High intake of Coffee can increase risk of heart diseases

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High intake of Coffee heart diseases

The world’s first genetic study which was conducted by the researchers of Australian Center for Precision Health at the University of South Australia has revealed that a  long-term, heavy intake of coffee increases the risk of a person getting cardiovascular diseases (CVD’s) by 23 percent. This especially stands true for heavy drinkers who consume at least six cups of coffee per day. Such a high level of consumption will inevitably increase the risk of CVD, which is the leading cause for death in Australia, something which is a major concern for the health sector of Australia. 

The lead for the research was taken by, Professor Elina Hyppönen, who said that the study mainly focused on the genetic and phenotypic link between coffee intake and plasma lipid profiles. Plasma lipid profiles are defined as the number of fats and cholesterol present in the bloodstream. The findings from the study concluded that people with a high level of coffee intake have weaker and much more harmful lipid profile, hence, this increases the risk of heart diseases in any one who consumes excess amounts of coffee.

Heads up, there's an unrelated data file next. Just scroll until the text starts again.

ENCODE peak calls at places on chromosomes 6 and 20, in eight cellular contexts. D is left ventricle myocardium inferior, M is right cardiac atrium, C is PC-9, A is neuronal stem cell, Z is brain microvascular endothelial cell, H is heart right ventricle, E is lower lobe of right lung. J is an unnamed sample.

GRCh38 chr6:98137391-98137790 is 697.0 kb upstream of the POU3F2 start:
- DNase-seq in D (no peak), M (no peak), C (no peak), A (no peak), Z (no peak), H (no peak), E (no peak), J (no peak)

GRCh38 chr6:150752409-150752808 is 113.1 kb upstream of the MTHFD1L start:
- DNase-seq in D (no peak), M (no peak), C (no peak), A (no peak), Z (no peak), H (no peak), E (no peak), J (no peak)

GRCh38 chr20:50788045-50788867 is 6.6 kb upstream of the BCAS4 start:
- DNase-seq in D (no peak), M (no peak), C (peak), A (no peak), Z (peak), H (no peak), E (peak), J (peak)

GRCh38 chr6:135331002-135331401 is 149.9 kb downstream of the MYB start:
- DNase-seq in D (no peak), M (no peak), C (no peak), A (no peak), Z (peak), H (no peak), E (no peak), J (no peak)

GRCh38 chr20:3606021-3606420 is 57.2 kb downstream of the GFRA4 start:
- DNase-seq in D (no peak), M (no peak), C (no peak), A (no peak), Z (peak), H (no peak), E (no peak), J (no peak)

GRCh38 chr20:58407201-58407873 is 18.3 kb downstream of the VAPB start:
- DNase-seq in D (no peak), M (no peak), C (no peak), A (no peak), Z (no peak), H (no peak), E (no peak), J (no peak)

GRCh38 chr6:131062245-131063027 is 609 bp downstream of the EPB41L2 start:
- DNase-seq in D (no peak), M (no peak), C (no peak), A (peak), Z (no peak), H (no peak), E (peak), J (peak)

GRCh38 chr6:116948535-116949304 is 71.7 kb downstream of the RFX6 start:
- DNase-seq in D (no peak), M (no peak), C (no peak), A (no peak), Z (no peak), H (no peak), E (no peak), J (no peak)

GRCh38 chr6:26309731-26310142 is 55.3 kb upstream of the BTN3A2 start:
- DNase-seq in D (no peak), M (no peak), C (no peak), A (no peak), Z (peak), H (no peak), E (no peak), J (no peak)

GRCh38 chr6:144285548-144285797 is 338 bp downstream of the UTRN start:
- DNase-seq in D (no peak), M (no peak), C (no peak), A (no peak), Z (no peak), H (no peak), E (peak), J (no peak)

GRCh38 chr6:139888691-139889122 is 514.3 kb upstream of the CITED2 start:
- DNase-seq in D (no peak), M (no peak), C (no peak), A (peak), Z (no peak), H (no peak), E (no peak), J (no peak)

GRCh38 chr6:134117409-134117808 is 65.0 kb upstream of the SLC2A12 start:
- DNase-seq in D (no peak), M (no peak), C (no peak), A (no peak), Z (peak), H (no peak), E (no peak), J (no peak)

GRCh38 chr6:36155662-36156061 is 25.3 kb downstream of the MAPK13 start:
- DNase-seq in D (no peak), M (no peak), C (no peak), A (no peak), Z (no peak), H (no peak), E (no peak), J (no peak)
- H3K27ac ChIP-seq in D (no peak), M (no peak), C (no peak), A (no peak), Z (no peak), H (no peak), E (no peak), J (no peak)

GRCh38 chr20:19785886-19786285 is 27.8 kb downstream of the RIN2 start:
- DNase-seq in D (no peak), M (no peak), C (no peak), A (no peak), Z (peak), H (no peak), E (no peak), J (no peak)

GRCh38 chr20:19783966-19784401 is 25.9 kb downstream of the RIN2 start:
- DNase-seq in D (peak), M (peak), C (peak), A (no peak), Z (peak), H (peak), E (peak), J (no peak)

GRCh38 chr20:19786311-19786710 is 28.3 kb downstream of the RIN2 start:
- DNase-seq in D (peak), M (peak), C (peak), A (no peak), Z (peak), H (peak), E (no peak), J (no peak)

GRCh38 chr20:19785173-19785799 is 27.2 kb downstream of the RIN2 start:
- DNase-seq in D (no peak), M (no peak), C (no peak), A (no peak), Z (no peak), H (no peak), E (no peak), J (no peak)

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In addition, the study also deduced that coffee beans have cholesterol-elevating compound in them, which is called cafestol. Cafestol is usually found in unfiltered coffees such as a French press, Turkish, Greek coffees, and espressos. In contrast, the researchers at the university also concluded that a much better option for people who are concerned regarding CVD is to consume filtered or instant coffee as opposed to unfiltered coffee.

Conversely, another such study was recently published, namely,  Circulation: Heart Failure and the study deduced that drinking two or three coffee cups per day may lower the risk of heart failure by a significant 30 percent which is quite opposite to the aforementioned research. Moreover, Dr. Alan Barclay, a very well known dietitian and researcher who works at the University of Sydney, took both studies in to consideration and was able to come up with the conclusion that  “A moderate intake is generally safe. People just need to be sensible about drinking a moderate amount of good quality coffee in the context of a healthy diet and don’t worry about it”, said Dr Barclay. 

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